Earlier this year, the United States announced its decision to withdraw from the Intermediate-Range Nuclear Forces Treaty. What lies behind the U.S. withdrawal from the landmark 1987 nuclear arms control pact with Russia and how might it affect the security environment of the Asia-Pacific region? To find answers, The Asahi Shimbun consulted defense experts in Japan and the United States.

Below are excerpts of an interview with Franklin Miller, who served as a special assistant to President George W. Bush:

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Question: The Trump administration announced the U.S. withdrawal from the Intermediate-Range Nuclear Forces Treaty. What's your take on that?

Miller: I think when you write you need to be clear that the comment that the U.S. is withdrawing from the treaty is misleading. The treaty doesn't exist anymore. The thing that's so important is the Russians came to the (George W.) Bush 43 administration and said, "Let's both get out of the treaty.” And the Bush 43 administration said, “No, we're not going to do that.” So the Russian government decided, "OK, we're going to do this on our own.” You read the press all the time: “U.S. is withdrawing from the treaty, U.S. broke the INF Treaty.” It's because the administration isn’t doing a good job of telling its own story.

Q: Some officials mentioned that the actual primary reason for U.S. withdrawal was Russian violations, but the best reason is China.

A: What I would say to you is this. Whatever the concerns, and there are concerns because the ballistic missile program the Chinese have which threatens you, which threatens us, if Russia wasn't cheating, none of this would have happened. If the Russians had not been cheating and the Chinese threat was still there, we would still be in the INF Treaty. It's the Russian cheating that destroyed the treaty. That's the key.

The second part of the story is what the U.S. is going to do about this on a military ... What's the next step? And the short answer is nobody knows. The government has not made a decision.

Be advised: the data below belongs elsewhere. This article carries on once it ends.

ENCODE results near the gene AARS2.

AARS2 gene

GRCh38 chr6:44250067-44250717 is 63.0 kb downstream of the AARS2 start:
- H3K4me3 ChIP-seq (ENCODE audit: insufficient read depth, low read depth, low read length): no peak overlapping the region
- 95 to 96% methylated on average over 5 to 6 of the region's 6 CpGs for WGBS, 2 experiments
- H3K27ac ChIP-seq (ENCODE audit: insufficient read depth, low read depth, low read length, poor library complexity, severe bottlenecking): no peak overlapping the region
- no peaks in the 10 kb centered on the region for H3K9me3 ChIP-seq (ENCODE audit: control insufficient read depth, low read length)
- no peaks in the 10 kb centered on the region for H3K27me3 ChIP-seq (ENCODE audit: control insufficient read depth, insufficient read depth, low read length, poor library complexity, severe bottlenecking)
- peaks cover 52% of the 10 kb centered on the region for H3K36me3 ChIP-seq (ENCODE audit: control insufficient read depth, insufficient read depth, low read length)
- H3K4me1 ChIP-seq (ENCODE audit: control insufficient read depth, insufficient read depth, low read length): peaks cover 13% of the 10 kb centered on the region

Q: It has been mentioned that the Trump administration withdrew from the INF Treaty in order to make China sit down at the negotiating table. While that may be the case, I believe China has no intention of negotiating a reduction in their INFs, one of their most important tactical weapons. How do you predict China will respond to the U.S.’s 180-degree change in its stance on INFs?

A: I don't think so. I think Xi Jinping is trying to create an image of military strength, and so I don't think he's interested in arms control at this point. China's absolutely developing INFs including with U.S. technology that they stole from the old Pershing II missile from INF days.

Q: If Russia were to relocate their INFs to their East Coast, where they would be across the border from China, would China then deploy their INFs on the border with Russia as a deterrent?

A: That's possible. We saw this movie before in the INF Treaty in '86, '85. The Russians tried to say, "We'll put these things in the Far East, and we'll just have a treaty about Western Europe NATO." And we said no because that exposes our Japanese allies in a way that it doesn't expose our NATO allies. We want a global zero on INF.

Currently, the treaty-violating missile, the SSC-8, is in Western Russia. Presumably, one of the reasons they bought it is also for the Chinese. You don't have to move it too close to the border. If it's got a range that's above 500 kilometers, it wouldn't have to be that close. That would be an interesting deterrent situation.

Q: There is some talk in the Pentagon about testing a Tomahawk cruise missile on a truck.

A: The range is too short.

Q: Japan could be a strong candidate for the U.S. deployment of their INFs.

A: U.S. proposal to put INF-type weapons on Japanese soil would create a huge problem for the Japanese government, huge political problem. It would be a very difficult fight for the government, and it would create divisions in Japanese society about pro-U.S. and anti-U.S. That's not very helpful to either Washington or Tokyo. Nobody wants to do that. It's obviously not going to be new missiles in Japan. Even without nuclear warheads.

Q: How could Japan and the U.S. counteract Chinese missiles?

A: If we continue to proceed, as I think we will, with boost-glide vehicles. There's a new test, I think, next year, 2020. We can have those things in the force by 2025. Those are powerful conventional weapons.

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Franklin Miller is a principal of The Scowcroft Group. He served as a special assistant to President George W. Bush and senior director for defense policy and arms control on the National Security Council staff.

(INTERVIEW/ Andrew Krepinevich: Stable U.S.-China military balance needed in Western Pacific)

(INTERVIEW/ Hirofumi Tosaki: Japan, U.S., China need to talk about arms control in Asia)